Like all historical narrative in the Bible, this is descriptive not prescriptive…meaning it describes what happened then; it doesn’t prescribe what God will always do now.
But there are some things to learn from this narrative that are line with how God does continue to act, lessons that directly apply to us today
- Pay attention to the physical “you.”
*Years ago we knew a woman who fasted and missed sleep trying to draw close to God…but she did so unwisely because she was not in a place physically to do those things at the level she tried…she had a mental breakdown as a result.
She did eventually recover.
She was trying to take her spiritual side seriously…but she did not take seriously her physical self…and the outcome was not good.
“Facts are stubborn things”
Fact: You are a spiritual being
Fact: You are a physical being
We must align our thinking and our living with these twin facts…trouble comes when we fail to pay attention to one or the other.
-We are not merely a temporary collection of matter and energy…we are beings that are more than the physical, made by a God who is totally spirit.
-Our culture has been trained to think like this: Physical=real, Spiritual=sort of real or not real at all.
-Christian sub-culture tends to think like this: Physical=not important (act as if it is, but think it should not be), Spiritual=most important (think it is, but act otherwise)
For us, spiritual and physical defines who we are as created beings…neither is less real or important than the other.
God alone is an eternal personal being, who is pure spirit…he has an unlimited mind, a completely free will, and unlimited power.
We are eternal (eternity future not past) personal beings with a limited mind, will, and power…but we, unlike God are not pure Spirit…we live in physical bodies.
The challenge is, as in all things, balance, Do not:
–Pay too much attention to the body
-Pay too little attention to the body
Elijah in his spiritual and emotional despondency verbalized his suicidal ideations to God…he was worn out and hungry.
“I’ve had enough God, take my life”
God’s response was not “Don’t think that way.”
It was to send a messenger (that is what the word “Angel” means) to bring him food and drink…this after he had slept.
This happened a second time, before God sent him forward on the next leg of his mission.
We don’t want to read too much or too little into this part of the story.
The biggest takeaway is God’s provision…God provides for his people…even when they are not thinking correctly.
God did not scorn Elijah in his despair…he provided for his needs.
But what needs did he provide first?
He did not speak to him yet about his “spiritual/life vision” needs (he would)…he first met his physical needs.
This is not a license to further make our physical selves our idols…this is too often the case.
This is a challenge to understand the impact of our physical selves on our spiritual well-being.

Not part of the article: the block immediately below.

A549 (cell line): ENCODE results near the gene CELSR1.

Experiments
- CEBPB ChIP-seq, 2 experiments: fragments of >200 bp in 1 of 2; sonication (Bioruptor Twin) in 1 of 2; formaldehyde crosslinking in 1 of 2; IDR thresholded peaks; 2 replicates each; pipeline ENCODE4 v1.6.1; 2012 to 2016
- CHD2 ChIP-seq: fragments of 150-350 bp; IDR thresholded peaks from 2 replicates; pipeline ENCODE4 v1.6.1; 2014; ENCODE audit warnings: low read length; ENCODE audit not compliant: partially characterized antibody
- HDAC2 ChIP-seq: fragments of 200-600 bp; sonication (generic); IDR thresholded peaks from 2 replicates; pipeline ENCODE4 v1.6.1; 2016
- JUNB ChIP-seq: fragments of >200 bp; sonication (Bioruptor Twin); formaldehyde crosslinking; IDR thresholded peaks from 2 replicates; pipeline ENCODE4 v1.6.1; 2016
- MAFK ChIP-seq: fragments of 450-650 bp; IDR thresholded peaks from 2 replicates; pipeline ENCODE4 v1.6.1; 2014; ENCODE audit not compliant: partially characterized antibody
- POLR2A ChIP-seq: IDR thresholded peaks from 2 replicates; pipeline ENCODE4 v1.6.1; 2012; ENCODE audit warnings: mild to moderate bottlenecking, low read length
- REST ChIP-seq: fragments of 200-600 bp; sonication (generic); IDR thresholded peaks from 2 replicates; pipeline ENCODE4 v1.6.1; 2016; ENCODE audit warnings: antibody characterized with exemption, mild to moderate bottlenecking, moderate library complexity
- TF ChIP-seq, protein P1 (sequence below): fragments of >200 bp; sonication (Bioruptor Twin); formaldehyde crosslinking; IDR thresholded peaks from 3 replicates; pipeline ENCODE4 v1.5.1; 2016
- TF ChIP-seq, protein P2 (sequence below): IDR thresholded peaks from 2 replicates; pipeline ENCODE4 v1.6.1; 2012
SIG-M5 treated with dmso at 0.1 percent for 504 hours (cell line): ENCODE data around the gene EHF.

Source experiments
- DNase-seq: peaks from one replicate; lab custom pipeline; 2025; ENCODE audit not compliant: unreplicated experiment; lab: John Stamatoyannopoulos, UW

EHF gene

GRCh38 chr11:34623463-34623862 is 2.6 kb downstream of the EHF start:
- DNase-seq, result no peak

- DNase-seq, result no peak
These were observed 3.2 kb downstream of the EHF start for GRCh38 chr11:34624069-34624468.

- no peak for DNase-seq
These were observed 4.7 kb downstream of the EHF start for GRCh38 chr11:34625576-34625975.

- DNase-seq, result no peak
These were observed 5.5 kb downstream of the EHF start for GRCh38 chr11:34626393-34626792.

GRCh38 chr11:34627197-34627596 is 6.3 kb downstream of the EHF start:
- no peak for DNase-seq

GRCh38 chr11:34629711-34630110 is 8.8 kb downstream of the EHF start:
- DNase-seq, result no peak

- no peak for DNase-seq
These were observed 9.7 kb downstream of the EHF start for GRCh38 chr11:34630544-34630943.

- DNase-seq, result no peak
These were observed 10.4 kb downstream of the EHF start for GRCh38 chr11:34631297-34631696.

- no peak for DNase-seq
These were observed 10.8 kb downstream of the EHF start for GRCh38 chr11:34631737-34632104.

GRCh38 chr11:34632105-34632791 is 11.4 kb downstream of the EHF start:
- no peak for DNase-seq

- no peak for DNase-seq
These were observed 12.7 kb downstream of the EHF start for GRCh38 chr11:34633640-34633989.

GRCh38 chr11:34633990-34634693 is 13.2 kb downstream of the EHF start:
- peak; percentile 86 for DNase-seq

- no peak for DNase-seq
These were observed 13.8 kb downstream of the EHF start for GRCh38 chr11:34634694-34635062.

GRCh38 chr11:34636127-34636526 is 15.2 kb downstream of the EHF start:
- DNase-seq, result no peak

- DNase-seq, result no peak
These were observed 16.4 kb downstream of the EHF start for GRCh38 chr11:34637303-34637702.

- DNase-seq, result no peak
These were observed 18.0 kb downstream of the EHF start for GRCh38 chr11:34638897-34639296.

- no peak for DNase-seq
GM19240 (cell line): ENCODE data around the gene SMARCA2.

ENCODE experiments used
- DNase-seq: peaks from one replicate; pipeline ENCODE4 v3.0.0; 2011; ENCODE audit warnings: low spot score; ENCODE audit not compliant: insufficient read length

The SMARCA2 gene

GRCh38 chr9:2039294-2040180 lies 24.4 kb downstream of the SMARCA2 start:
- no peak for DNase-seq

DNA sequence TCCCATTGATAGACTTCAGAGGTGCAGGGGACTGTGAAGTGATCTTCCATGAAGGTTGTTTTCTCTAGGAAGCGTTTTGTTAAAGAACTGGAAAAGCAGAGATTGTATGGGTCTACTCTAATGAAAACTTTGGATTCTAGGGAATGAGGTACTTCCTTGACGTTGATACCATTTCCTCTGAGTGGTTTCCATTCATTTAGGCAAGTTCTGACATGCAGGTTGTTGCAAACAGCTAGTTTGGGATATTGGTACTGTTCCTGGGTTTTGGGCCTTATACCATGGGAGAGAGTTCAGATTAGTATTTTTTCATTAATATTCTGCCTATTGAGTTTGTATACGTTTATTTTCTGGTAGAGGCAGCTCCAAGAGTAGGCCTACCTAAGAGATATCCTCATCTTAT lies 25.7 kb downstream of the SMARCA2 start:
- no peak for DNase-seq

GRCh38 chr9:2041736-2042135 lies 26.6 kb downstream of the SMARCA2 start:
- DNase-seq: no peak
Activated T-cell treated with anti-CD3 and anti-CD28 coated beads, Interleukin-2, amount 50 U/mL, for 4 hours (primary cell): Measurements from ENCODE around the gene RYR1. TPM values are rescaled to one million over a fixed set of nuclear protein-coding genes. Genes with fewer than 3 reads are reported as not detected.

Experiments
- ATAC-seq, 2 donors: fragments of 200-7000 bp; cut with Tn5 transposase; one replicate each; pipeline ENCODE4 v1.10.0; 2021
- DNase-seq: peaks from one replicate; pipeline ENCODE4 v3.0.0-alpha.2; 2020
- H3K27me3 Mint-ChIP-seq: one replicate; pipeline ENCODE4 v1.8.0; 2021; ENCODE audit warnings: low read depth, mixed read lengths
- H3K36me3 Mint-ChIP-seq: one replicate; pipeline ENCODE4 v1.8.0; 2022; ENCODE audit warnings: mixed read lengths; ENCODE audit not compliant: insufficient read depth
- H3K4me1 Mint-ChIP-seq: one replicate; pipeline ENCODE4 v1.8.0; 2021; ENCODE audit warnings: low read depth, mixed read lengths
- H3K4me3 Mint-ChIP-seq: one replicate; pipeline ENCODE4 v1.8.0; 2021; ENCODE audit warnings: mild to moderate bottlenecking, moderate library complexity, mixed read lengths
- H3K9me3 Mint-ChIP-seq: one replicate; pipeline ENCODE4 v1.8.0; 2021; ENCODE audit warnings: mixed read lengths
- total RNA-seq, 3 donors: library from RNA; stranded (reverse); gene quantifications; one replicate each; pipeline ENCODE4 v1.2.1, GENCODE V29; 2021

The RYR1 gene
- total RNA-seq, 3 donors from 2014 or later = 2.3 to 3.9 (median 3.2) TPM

Sleep: Do you get enough sleep (when it is within your choice to do so)?
-When it is not…do you carefully work to protect yourself against this lack of sleep (not trusting your emotions and decisions as an example)
Sleep is essential to having the energy to commune with God and to love people?
-Do you sleep as wisely as possible so you will be able to think well?
*Airmen: started having mental, relational issues…because he couldn’t sleep
-Drank Red bull at work through his shift.
-Played “Call of Duty” on a big TV in his bedroom as his bedtime routine.
Poor sleep hygiene is something we can and must give attention to.
Physical choices have spiritual implications.
Of course the reverse is true…spiritual choices have physical implications as well.
Look at what is said of the man who doesn’t trust God as revealed in his life choices…he loses sleep.
Psa. 127:2 In vain you rise early and stay up late, toiling for food to eat — for he grants sleep to those he loves.
Some don’t rest enough, others recreate(play, rest) too much.
-Physically Laziness can breed spiritual apathy even as going too hard can produce exhaustion.
Lean into the wind that blows in your life…pay attention to appropriate rest.
Food: Does over eating, or poor eating interfere with your ability to stay alert, to hear from God and to be kind to people?
-When we eat crummy we feel crummy and we tend to act crummy.
Exercise: Do we get adequate physical exercise to maximize the mission for which God has given us these bodies?
-Again this is about balance not guilt.
Sometimes we pray and ask God to help us in our spiritual walk (close the gap on faith) and relationships with others (close the gap on love) and then become frustrated, or doubt God because the change we want isn’t coming.
Meanwhile we are living in our physical bodies with the equivalence of trying to drive our vehicles without oil, gas, or water.
If we live outside our design parameters then must not blame the designer when it doesn’t work.
Prov. 19:3 A man’s own folly ruins his life, yet his heart rages against the LORD.
We must not let this be true of us…live in line, as best you can, with the way God has designed your physical self.
Second thing we learn about a conversational relationship with God here is that…
- Honest emotions are important…but good thinking is essential.
(The Lord spoke to Elijah and said), “What are you doing here, Elijah?”
He replied, “I have been very zealous for the LORD God Almighty. The Israelites have rejected your covenant, broken down your altars, and put your prophets to death with the sword. I am the only one left, and now they are trying to kill me too.”
This thinking (I am alone), along with his “just kill me God” was emotionally honest but wrong.
Also implied here is the thought, feeling…”Look at all I have done for you God, and yet, what have you done for me? In fact I have sacrificed for you(been very zealous) and you have mistreated me.”